Recommendations and Human Activities: Many fake accounts seem to list cliché-sounding information in their work experience section, but contain few other details that seem to convey a true human experience. Look at the content in the Recommendations, Volunteering Experience, and Education sections — does something seem off? Note that the content in these sections may also provide terms and phrases that you can Google search along with the person’s name to help verify whether or not the account attempting to connect with you really belongs to the human being whose identity the profile alleges to represent.
Endorsements: Fake people are not going to be endorsed by many real people. And the endorsers of fake accounts may be other fake accounts that seem suspicious as well.
Similar People: If you receive many requests from people with similar titles or who claim to work for the same company, and you don’t know the people and are not actively doing some sort of deal with that company, beware.
Work Experience: Some fake accounts have work histories that don’t make sense. People who seem to have been promoted too often and too fast, or who have held too many disparate senior positions (e.g., VP of Sales, then CTO, then General Counsel), may be too good to be true. There are, of course, real people who “move up the ladder” quickly, and there are folks (including myself) who have held a variety of different positions throughout the course of their careers, but scammers often “overdo it” when crafting the career progression or role diversity data of a bogus profile.
Number of Connections: A senior-level person, with many years of work experience, is likely to have many connections. The fewer connections such an account has (the further it is from 500), the more suspicious. Of course, every LinkedIn profile started with 0 connections — so legitimate, new LinkedIn accounts may seems suspicious when they truly are not — but practical reality comes into play: How many of the real, senior-level people who are now contacting you didn’t establish their LinkedIn accounts until 2018? (Of course, a small number of connections and a new LinkedIn account is not abnormal for a person who just started his or her first job.)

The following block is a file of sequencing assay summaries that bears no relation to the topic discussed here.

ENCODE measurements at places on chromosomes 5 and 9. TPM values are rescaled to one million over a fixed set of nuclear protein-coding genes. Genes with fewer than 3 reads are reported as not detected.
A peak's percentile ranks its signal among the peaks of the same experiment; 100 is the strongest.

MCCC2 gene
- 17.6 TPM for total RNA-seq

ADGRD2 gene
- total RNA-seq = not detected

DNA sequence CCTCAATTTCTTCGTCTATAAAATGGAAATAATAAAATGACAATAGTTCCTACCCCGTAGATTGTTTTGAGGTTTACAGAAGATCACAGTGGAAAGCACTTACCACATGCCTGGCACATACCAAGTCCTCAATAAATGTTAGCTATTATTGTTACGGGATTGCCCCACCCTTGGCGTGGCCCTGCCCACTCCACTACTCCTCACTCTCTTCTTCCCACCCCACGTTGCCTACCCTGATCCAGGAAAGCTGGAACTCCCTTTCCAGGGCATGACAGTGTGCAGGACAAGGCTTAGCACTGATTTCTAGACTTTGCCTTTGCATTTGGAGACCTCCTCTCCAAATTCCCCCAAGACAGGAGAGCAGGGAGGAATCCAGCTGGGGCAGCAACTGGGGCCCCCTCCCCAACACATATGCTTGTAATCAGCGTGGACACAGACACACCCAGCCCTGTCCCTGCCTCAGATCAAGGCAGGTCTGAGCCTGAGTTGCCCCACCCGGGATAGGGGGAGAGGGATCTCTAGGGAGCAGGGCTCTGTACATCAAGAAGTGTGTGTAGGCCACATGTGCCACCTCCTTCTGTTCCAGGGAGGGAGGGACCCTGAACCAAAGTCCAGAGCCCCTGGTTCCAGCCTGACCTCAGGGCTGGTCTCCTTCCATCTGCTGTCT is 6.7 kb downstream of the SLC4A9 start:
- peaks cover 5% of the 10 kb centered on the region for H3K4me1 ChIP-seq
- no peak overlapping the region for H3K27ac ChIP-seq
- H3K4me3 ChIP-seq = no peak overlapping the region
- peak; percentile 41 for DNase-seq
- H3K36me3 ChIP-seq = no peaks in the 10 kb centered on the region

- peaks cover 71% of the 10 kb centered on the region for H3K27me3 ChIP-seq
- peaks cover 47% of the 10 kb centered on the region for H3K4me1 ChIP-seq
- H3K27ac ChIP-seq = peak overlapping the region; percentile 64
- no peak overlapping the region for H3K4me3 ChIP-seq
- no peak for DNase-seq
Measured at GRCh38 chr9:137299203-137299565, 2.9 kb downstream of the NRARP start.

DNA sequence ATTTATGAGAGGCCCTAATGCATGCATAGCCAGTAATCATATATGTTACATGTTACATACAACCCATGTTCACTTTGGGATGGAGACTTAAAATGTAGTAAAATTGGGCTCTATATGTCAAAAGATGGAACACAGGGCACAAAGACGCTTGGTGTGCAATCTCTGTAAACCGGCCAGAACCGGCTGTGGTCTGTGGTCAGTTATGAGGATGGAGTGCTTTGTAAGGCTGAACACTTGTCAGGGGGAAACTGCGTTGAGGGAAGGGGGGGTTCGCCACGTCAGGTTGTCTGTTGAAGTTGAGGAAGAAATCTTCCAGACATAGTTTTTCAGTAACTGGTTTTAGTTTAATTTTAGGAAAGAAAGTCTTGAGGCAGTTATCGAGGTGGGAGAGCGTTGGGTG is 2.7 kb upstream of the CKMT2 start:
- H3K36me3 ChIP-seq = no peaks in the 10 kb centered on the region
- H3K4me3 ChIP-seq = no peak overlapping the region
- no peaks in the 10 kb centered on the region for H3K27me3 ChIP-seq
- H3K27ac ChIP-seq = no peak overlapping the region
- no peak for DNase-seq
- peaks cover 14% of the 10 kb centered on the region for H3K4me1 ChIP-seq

Cliché Names: Some fake profiles seem to use common, flowing American names (e.g., Sally Smith) that both sound overly “American” and make performing a Google search for a particular person far more difficult that doing so would be for someone with an uncommon name. More often than occurs in real life, but certainly not always, bogus profiles seem to use first and last names that start with the same letter.
Level: Requests from people at far more senior professional levels that yourself can be a sign that something is amiss. It is certainly tempting to want to accept such connections (which is, of course, why the people who create fake accounts often use senior titles for their bogus personas), but think about it: If you just landed your first job out of college, do you really think the CEO of a major bank is suddenly interested in connecting with you out of the blue?
Skill Sets: If skill sets do not match someone’s work experience, beware.
Spelling: LinkedIn is a professional site. Spelling errors in a name or in the name of a business (yes, some crooks have made such mistakes), or the use of lower case letters at the start of a name, are suspicious. If you have any such mistakes in your own profile – fix them ASAP.
Contact Info: Fake people are far less likely than real people to have email addresses at real businesses, and rarely have email addresses at major corporations.
Keep in mind that none of the aforementioned clues operates in a vacuum or is absolute. The fact that a profile fails when tested against a particular rule, for example, does not automatically mean that it is bogus. But applying smart rules should help you identify a significant percentage of fake accounts, and save yourself from the heartache that can ultimately result from accepting connections from them.